When do you first see estimated closing costs?

You get your first (estimated) breakdown of closing costs within the home purchase contract, after an offer has been officially presented and accepted and the earnest money deposit (EMD) is in escrow.

How does the EMD affect closing costs?

Whatever EMD a buyer puts into escrow actually is applied toward closing costs -- so if the total closing costs are $12,000 and the EMD is $6,000, only $6,000 more is due upon closing.

Can closing costs be negotiated lower?

Yes, there are a couple of ways for a buyer to negotiate lower closing costs, although in truth the buyer won't be saving money. You can sometimes get the seller to contribute -- although in all but rare circumstances, they will simply roll the amount of the contribution into the mortgage principal. Lenders also can sometimes be convinced to reduce the closing costs by adding the amount as points on the interest rate.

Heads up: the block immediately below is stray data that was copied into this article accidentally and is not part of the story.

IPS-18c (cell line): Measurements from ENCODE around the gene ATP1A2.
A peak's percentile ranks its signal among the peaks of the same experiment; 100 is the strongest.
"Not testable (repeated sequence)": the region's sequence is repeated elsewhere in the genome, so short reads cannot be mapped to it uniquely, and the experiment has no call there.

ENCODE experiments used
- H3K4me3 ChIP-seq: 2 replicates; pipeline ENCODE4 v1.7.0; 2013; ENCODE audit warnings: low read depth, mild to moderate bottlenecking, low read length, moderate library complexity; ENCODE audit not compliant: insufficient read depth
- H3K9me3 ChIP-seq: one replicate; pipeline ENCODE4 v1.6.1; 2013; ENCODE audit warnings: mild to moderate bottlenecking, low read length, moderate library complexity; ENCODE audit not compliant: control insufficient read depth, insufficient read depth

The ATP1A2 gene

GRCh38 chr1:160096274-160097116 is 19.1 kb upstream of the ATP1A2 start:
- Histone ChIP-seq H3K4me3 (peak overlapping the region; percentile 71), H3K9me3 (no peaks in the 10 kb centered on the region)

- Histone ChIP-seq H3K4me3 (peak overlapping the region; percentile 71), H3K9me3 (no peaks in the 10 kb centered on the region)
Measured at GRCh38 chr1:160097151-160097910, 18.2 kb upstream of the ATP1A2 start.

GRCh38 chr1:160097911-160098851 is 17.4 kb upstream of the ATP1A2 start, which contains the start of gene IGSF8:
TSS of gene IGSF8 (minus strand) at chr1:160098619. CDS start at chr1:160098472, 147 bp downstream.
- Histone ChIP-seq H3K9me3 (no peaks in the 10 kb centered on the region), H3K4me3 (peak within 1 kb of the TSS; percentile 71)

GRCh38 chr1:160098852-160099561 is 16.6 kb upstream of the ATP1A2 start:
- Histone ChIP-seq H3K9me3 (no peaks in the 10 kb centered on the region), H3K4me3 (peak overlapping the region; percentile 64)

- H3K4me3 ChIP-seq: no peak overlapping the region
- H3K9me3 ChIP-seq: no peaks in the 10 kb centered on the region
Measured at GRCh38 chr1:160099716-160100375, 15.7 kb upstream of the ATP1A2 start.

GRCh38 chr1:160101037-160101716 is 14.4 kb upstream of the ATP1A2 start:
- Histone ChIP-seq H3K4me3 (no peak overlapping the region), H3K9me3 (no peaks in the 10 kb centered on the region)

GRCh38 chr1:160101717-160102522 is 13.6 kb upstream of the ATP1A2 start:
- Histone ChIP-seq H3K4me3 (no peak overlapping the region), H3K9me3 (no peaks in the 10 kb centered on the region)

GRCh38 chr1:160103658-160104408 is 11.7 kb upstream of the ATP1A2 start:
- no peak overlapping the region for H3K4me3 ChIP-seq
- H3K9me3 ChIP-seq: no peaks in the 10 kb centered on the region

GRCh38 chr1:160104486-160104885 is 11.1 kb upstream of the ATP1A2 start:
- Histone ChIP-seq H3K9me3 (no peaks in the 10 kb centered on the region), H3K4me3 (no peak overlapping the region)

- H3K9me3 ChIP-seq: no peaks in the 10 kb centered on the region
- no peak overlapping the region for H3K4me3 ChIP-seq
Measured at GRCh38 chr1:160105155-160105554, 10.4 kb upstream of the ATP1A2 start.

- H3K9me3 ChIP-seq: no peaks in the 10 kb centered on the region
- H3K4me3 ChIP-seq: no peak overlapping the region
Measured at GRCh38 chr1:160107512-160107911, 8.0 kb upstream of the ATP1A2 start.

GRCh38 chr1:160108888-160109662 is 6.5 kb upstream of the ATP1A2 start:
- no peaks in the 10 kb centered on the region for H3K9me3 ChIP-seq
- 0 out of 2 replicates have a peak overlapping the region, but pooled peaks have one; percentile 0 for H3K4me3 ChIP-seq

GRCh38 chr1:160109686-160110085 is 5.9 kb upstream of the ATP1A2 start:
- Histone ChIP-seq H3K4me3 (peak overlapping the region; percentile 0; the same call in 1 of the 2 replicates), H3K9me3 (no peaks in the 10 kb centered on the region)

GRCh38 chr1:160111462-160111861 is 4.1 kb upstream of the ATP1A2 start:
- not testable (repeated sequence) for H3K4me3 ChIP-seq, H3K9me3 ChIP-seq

Finally, you can make small reductions by shopping around for lower insurance rates on homeowners or title insurance or by forgoing attorneys in states where they're not required. However, these savings are so minimal that it's debatable whether the savings incurred are worth the hassle.

Why/when would you want higher closing costs?

Perhaps more common than lowering closing costs by adding the amount to the mortgage is the lender practice of letting borrowers reduce their mortgage loan rate by paying mortgage points upfront. These are also called "discount points," as discussed earlier, as the practice lowers the amount of the monthly mortgage payments a buyer will pay over the life of the loan.

Typically it costs $1,000 per 1% of the total loan amount, and each point lowers the rate by 0.25%. So, if you are looking at a 4.25% rate on a $300,000 loan, you can buy two points at $6,000 to reduce your rate to 3.75% for the life of the loan.

Closing costs are the final thing standing between you and homeownership

While many people don't factor in the closing costs expenses the same way they worry about down payments, both must be covered, and often on the exact same day, in order for your home purchase to be complete. Get your estimated closing costs as soon as possible from your lender, and make sure to budget for them from the beginning.